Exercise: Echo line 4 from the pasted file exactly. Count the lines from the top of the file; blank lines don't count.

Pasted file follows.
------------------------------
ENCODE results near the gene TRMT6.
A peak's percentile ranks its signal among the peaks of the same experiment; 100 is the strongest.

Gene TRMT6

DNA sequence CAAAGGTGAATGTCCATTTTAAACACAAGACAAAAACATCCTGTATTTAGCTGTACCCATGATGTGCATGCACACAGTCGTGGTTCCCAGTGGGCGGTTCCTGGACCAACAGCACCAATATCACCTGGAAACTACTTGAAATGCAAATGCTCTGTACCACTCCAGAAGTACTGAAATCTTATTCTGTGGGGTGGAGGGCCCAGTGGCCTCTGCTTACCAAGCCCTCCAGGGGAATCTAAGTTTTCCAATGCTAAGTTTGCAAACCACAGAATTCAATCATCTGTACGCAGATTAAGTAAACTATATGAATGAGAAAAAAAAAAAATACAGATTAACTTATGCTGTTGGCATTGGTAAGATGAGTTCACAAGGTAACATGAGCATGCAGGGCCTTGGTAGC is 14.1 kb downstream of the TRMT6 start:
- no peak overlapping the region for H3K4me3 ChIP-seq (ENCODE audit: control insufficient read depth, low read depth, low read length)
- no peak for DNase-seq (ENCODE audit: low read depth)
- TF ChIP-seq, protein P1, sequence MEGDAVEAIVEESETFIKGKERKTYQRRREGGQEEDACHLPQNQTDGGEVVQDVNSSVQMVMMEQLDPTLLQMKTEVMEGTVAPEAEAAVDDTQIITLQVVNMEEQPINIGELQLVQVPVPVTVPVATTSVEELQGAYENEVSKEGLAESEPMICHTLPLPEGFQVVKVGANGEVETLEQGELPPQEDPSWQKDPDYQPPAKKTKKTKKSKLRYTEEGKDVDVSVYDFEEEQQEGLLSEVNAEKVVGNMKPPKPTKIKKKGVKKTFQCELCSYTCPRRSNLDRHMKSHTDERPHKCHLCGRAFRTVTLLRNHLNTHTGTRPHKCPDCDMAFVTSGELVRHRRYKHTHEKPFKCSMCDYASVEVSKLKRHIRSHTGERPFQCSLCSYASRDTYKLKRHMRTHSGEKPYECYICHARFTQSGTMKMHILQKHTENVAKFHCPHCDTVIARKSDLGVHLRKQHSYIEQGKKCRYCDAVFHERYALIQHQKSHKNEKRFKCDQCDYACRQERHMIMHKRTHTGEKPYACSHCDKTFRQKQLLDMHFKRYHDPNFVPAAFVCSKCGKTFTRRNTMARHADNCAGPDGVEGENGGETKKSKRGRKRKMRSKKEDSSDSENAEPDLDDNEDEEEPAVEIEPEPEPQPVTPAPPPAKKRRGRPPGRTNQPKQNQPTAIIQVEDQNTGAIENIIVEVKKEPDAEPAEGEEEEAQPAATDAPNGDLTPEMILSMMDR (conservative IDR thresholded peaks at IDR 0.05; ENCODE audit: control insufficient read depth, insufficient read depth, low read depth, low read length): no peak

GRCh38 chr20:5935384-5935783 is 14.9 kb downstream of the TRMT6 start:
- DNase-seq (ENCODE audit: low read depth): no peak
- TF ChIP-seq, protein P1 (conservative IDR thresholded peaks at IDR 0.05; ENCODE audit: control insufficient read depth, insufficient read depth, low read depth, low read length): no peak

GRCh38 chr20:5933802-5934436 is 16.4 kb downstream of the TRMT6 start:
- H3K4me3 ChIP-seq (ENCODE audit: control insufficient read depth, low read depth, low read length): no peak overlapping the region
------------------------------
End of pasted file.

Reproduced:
DNA sequence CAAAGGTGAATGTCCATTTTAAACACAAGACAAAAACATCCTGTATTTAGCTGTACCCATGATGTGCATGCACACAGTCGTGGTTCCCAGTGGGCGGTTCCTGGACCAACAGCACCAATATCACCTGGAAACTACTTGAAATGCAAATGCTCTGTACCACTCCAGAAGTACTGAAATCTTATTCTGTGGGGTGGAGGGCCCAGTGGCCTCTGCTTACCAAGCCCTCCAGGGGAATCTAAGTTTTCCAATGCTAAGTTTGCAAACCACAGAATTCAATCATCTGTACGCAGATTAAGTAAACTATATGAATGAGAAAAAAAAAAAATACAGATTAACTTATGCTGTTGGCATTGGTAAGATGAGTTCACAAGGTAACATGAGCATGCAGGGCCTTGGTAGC is 14.1 kb downstream of the TRMT6 start: